Thursday, April 28, 2011

The big day

Tomorrow is the big day, the day I’m going in for Botox injections for my migraines. Miracle of miracles, the insurance company approved the procedure, and there’s not even a co-pay for the Botox itself, which means I’ll have to pay the $50 office visit fee and not the $400 meds and visit fee that I had to last time.

I was so relieved when I got the call from the doctor’s office that I just about cried. My migraines have gotten worse since the last time I wrote. I’ve had them pretty much daily for the past two weeks, and it’s been hard to function some days.

Tomorrow’s procedure involves 31 injections into my forehead, scalp and back of the neck. I asked my sister, who’s had it done, how bad it was, and she said, “I’m not going to lie – it hurts a lot.” Great.

But I’m willing to undergo that many injections in the hopes of cutting back on the migraines even a little bit. Something has to change.

Of course, I may have to self medicate with wine or Xanax before going – probably Xanax given that my appointment is at 8:00 am. That’s a little too early for wine.

Tuesday, April 26, 2011

Don’t ask me, I just live here



Art installation?

Science experiment?

Your guess is as good as mine.

Monday, April 25, 2011

Looking for Houses

So way back last August, I wrote about how we need to move. In the intervening months, we have talked and talked and talked some more about moving. Whenever the subject comes up, I want to poke knitting needles in my ears just so I don’t have to listen any more. B set me up to receive e-mail notices every time a house meeting our criteria comes on the market and every time a house that’s already on the market has its price lowered. I get dozens of house-related e-mails each week, which I promptly delete without looking at them. I figure that B will let me know if something good comes up.

Mostly, though, the reason we haven’t moved yet is because we had to get a bunch of ducks in a row in terms of arranging finances and rental properties and such. Two weeks ago we got the first ducked kicked into line, which means that next month we’ll begin the hell of getting our house ready to sell. We’re going to gut our outdated kitchen and put down new flooring in several parts of the house and re-tile our bathroom. Plus we need to work on landscaping outside. I think that we should just repaint everything and sell the house as-is, but B, being the professional Realtor and all, insists that we need to do all the work to get the best possible price for our house.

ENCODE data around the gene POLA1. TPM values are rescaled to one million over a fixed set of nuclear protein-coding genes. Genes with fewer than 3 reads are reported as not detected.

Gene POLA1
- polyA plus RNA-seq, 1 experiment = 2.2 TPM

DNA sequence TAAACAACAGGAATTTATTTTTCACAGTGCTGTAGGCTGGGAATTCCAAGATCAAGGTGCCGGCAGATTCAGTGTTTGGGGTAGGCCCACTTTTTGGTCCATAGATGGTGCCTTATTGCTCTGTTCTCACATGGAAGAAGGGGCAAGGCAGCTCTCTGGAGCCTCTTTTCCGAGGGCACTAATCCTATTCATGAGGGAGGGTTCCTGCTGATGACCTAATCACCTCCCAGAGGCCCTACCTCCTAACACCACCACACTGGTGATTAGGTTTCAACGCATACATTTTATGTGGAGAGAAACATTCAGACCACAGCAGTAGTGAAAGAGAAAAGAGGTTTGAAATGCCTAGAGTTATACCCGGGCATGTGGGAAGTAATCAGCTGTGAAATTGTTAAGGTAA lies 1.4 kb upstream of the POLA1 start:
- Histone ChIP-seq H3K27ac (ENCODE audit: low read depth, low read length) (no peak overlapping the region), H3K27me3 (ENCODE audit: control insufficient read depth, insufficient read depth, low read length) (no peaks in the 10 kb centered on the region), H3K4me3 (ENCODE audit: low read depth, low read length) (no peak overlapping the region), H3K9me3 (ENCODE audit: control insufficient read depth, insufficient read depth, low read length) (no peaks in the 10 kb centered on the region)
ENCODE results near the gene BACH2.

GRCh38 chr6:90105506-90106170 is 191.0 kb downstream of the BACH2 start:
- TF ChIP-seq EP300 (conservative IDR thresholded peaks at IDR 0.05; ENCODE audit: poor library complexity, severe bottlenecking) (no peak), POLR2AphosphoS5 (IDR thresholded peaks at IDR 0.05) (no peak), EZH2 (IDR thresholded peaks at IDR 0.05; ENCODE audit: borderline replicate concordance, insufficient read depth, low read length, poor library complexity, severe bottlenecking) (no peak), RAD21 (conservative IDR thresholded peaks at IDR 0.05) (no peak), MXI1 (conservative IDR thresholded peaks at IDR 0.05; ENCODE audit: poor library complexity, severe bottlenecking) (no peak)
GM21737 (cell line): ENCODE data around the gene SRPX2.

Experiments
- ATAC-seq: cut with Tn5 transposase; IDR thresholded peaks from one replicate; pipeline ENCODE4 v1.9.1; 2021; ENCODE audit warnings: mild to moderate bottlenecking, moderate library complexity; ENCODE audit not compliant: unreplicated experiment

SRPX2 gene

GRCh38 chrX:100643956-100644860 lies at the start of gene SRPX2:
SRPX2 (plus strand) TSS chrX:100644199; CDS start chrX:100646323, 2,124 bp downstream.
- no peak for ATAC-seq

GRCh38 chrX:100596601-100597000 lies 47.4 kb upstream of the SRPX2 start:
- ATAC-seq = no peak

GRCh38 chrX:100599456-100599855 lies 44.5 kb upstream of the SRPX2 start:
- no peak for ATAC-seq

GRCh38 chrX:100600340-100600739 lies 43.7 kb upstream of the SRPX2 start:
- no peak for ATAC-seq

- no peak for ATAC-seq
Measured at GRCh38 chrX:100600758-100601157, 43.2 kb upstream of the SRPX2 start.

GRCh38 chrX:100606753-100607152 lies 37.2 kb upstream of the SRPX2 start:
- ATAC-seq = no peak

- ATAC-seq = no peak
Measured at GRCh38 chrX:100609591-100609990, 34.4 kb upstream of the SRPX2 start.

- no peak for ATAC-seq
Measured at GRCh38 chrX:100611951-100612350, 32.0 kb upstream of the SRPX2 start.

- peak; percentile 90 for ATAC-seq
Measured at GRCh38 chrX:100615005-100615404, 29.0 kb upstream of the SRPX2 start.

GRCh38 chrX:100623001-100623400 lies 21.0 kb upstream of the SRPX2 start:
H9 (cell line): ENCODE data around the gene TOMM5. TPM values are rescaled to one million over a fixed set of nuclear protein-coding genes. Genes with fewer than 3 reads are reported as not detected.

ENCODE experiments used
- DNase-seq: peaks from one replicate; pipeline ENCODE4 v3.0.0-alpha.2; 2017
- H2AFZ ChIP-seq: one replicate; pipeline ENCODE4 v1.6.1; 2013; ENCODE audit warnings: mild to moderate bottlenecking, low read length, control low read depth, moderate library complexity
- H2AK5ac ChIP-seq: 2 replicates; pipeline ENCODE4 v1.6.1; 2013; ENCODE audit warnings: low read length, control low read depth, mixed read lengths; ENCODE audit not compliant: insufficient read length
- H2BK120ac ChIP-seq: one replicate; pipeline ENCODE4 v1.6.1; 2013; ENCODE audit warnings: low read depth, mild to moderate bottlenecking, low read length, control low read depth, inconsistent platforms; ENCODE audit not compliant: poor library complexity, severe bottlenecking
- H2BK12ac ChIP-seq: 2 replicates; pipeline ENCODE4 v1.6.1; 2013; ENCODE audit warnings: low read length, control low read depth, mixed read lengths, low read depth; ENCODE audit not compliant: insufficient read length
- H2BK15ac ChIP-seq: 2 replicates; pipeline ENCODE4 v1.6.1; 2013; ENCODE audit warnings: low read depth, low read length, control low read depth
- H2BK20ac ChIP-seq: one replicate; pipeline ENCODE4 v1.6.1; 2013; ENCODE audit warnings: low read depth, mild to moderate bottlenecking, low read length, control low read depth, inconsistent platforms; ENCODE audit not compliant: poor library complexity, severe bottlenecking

Because we’re getting ready to go to market in the next six to eight weeks, we went out to look at houses this weekend. First, we started up in Wendi’s neighborhood, which is very nice and has excellent schools. I liked the house we looked at, which had great views and a pool, but B, the professional Realtor, found lots of flaws. So we moved on.

We headed out towards Hamilton Pool, which will mean something to Austinites, and looked at two houses out there. The first I would have moved into in a heartbeat. I liked the way it was laid out, plus it was on an acre of land and had a pool. But B, the professional Realtor, found flaws like drainage issues and wood rot. The second house was pure-d awful. Just awful. I can’t even describe how awful. So we left quickly. It’s a shame, because the lot was huge and it was two blocks from my cousin’s spread.

After that, we headed out to a development in Dripping Springs proper called Bellterra. It’s one of those massive subdivisions with so many houses that it now has its own elementary school. The house we looked at was huge and gorgeous – too huge and gorgeous for my taste. It was 4,000 sq/ft with five bedrooms, a play room and a separate office. It had two staircases and 4.5 baths. If we bought it, I’d spend all my time feeling like I was in someone else’s house, someone much fancier than I am.

From there we headed down to Driftwood, again, Austinites will know where that is, with me protesting the whole way that we were too far south. Then I saw the development B had in mind, and I fell in love with the area. The neighborhood is situated on a hilltop with gorgeous views of the surrounding areas. There’s lots of wild, untouched prairie areas. All the lots are a minimum of one acre, and the houses start at 3,000 sq/ft. We’ll be able to double the size of our house and triple the size of yard for roughly the cost of our house here in town. Most of all, it felt like a real neighborhood. There were people out riding bikes and talking in the street. I’d feel very safe turning the kids loose to explore. We could also have a dog (or two) if we lived out there. The area is technically in Dripping Springs, which has excellent schools. And the Salt Lick is five minutes down the road. Yum.

B was stunned that I liked the area. He said it’s the most surprised he’s been in 14 years of marriage. I don’t know why – I have always said I didn’t want to move to a cookie-cutter development. He’s just astonished that I’d be willing to live somewhere that the neighbors aren’t right next door.

So he’s going to start looking for houses in that area in earnest, and I’m going to reconcile myself to the changes in my lifestyle that moving to the country will bring. First off, while Driftwood SEEMS far away, it takes only 18 minutes to get there from Town Lake, which isn’t that far at all.  But there aren’t any grocery stores immediately close by, so no running out for a gallon of milk or eggs. However, the closest Costco and Target are only ten minutes away. There are other things I’ll miss, though, like being able to walk to the neighborhood school – the kids will have to ride the bus. And it won’t take me eight minutes to get to preschool. But it will take less time to drive Ella to climbing practice twice a week, and it will be an easy drive in for Lily’s ballet classes and Saturday running. And I’ll be in excellent hill running shape from training out there.

There’s a lot to consider and a lot to worry about. And I’m working on remembering the positive aspects of all this every time I start getting worked up. It’s a good thing I’ve already upped my anti-depressants and started therapy, because I’m going to need it all for this whole process. The good news is that we seem to be moving in the right direction, literally and figuratively.

Thursday, April 21, 2011

Not dead yet